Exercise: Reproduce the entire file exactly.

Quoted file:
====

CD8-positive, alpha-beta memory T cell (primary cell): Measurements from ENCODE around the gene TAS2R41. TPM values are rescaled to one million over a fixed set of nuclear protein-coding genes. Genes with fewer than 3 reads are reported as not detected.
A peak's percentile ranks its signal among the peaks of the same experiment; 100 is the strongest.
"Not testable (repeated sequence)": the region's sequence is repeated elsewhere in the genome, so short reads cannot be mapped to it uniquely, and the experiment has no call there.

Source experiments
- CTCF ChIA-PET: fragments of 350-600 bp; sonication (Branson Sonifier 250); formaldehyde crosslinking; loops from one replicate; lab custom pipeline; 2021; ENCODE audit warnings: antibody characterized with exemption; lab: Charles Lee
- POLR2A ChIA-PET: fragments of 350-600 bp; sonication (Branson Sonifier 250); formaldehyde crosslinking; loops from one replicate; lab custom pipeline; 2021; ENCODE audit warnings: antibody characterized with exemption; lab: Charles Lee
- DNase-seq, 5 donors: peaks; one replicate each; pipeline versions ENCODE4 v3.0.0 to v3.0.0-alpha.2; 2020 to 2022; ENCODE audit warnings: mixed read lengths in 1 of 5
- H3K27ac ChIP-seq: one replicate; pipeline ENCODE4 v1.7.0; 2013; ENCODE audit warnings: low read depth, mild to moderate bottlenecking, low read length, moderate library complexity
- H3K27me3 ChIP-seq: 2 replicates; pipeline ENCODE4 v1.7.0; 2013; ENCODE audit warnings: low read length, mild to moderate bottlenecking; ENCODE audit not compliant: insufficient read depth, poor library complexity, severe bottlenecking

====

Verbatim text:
CD8-positive, alpha-beta memory T cell (primary cell): Measurements from ENCODE around the gene TAS2R41. TPM values are rescaled to one million over a fixed set of nuclear protein-coding genes. Genes with fewer than 3 reads are reported as not detected.
A peak's percentile ranks its signal among the peaks of the same experiment; 100 is the strongest.
"Not testable (repeated sequence)": the region's sequence is repeated elsewhere in the genome, so short reads cannot be mapped to it uniquely, and the experiment has no call there.

Source experiments
- CTCF ChIA-PET: fragments of 350-600 bp; sonication (Branson Sonifier 250); formaldehyde crosslinking; loops from one replicate; lab custom pipeline; 2021; ENCODE audit warnings: antibody characterized with exemption; lab: Charles Lee
- POLR2A ChIA-PET: fragments of 350-600 bp; sonication (Branson Sonifier 250); formaldehyde crosslinking; loops from one replicate; lab custom pipeline; 2021; ENCODE audit warnings: antibody characterized with exemption; lab: Charles Lee
- DNase-seq, 5 donors: peaks; one replicate each; pipeline versions ENCODE4 v3.0.0 to v3.0.0-alpha.2; 2020 to 2022; ENCODE audit warnings: mixed read lengths in 1 of 5
- H3K27ac ChIP-seq: one replicate; pipeline ENCODE4 v1.7.0; 2013; ENCODE audit warnings: low read depth, mild to moderate bottlenecking, low read length, moderate library complexity
- H3K27me3 ChIP-seq: 2 replicates; pipeline ENCODE4 v1.7.0; 2013; ENCODE audit warnings: low read length, mild to moderate bottlenecking; ENCODE audit not compliant: insufficient read depth, poor library complexity, severe bottlenecking